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Lilly shareholders fail to remove anti-takeover measures

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A proposal that would have weakened Eli Lilly and Co.’s defenses against an unwanted takeover failed to pass Monday despite a large majority of shareholders voting to remove those barriers for the second straight year.

At the drugmaker’s annual shareholders meeting at its Indianapolis headquarters, 84.7 percent of the votes cast called for removing several provisions designed to prevent a hostile takeover of the company.

However, Lilly’s bylaws require approval from 80 percent of all shares—whether voted or not—before removing the provisions. By that standard, only 72.6 percent of shares were voted in favor of removal.

The vote tallies were nearly identical to those at last year’s meeting.

For the past 25 years, Lilly has required the approval of 80 percent of the shareholders not only to approve hostile takeovers, but also to enact measures used to achieve them, such as removing directors before their terms end or expanding the size of the board.

If the proposal had passed, such measures could have been approved by a bare majority of shareholders.

“Many shareholders believe that supermajority voting provisions impede accountability to shareholders and contribute to board and management entrenchment,” Lilly said in its proxy statement.

Investors typically favor low barriers to hostile takeovers because an acquiring company almost always pays a premium price to entice shareholders to approve such mergers.

Lilly’s board of directors, which has been fiercely independent during multiple waves of consolidation in the pharmaceutical industry, opposed the removal of the takeover barriers for three years. But it has now supported removal each of the past two years.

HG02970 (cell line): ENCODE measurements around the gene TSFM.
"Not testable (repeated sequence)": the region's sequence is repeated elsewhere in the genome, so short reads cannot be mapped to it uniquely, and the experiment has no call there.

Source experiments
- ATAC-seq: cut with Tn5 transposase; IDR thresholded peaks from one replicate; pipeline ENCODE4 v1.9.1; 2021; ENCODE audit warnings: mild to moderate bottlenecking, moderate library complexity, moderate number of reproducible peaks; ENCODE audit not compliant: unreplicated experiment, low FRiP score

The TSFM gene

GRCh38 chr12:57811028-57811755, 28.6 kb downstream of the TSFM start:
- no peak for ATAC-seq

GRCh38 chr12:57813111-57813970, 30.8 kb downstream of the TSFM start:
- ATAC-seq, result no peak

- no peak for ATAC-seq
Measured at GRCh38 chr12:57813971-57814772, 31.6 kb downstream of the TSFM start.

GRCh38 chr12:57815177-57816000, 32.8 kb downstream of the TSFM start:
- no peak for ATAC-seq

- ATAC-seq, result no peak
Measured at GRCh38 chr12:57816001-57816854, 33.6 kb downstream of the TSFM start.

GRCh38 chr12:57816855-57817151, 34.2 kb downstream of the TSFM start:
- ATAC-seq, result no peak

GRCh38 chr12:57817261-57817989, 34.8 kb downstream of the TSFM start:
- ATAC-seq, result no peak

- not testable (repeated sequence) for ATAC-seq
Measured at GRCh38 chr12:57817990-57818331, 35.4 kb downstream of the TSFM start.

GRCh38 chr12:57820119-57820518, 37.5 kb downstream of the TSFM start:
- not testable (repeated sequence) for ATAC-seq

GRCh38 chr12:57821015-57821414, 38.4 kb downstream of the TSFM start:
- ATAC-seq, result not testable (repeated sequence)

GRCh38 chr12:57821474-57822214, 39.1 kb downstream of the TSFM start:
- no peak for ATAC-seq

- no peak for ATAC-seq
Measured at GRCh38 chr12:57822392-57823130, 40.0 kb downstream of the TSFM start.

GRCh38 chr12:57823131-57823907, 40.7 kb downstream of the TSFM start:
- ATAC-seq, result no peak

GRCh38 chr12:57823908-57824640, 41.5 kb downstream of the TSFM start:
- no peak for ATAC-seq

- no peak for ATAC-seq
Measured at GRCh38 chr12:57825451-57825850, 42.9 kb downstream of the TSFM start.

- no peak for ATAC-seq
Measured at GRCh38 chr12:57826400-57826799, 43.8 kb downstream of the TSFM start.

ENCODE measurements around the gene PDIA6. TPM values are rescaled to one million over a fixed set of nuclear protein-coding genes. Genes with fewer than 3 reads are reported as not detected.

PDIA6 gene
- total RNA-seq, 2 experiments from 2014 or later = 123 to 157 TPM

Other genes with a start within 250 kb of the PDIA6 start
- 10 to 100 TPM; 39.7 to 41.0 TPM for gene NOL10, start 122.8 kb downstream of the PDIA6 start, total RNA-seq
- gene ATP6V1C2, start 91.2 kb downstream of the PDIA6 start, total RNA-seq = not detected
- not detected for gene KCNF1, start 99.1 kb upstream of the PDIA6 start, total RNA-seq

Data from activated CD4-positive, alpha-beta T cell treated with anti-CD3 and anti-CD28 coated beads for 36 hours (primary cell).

Board support has clearly made a difference. The proposed removal had received no higher than 57 percent support in previous years.

“While it is important to maintain appropriate defenses against inadequate takeover bids, it is also important for the board to maintain shareholder confidence by demonstrating that it is responsive and accountable to shareholders and committed to strong corporate governance,” Lilly said in the proxy.

Shareholders also failed to amass enough votes to approve annual election of Lilly directors, something the board has advocated for years. That proposal received 85 percent of shares voted, but only 73 percent of all shares. It needed 80 percent of all shares to pass.

However, with 88 percent in favor, stockholders did approve a proposal that will let them annually to express approval or disapproval of Lilly's executive compensation. The Dodd-Frank Act, approved by Congress last year, requires public companies to give their shareholders a so-called "say on pay" at least every two or three years.

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  1. Cramer agrees...says don't buy it and sell it if you own it! Their "pay to play" cost is this issue. As long as they charge customers, they never will attain the critical mass needed to be a successful on company...Jim Cramer quote.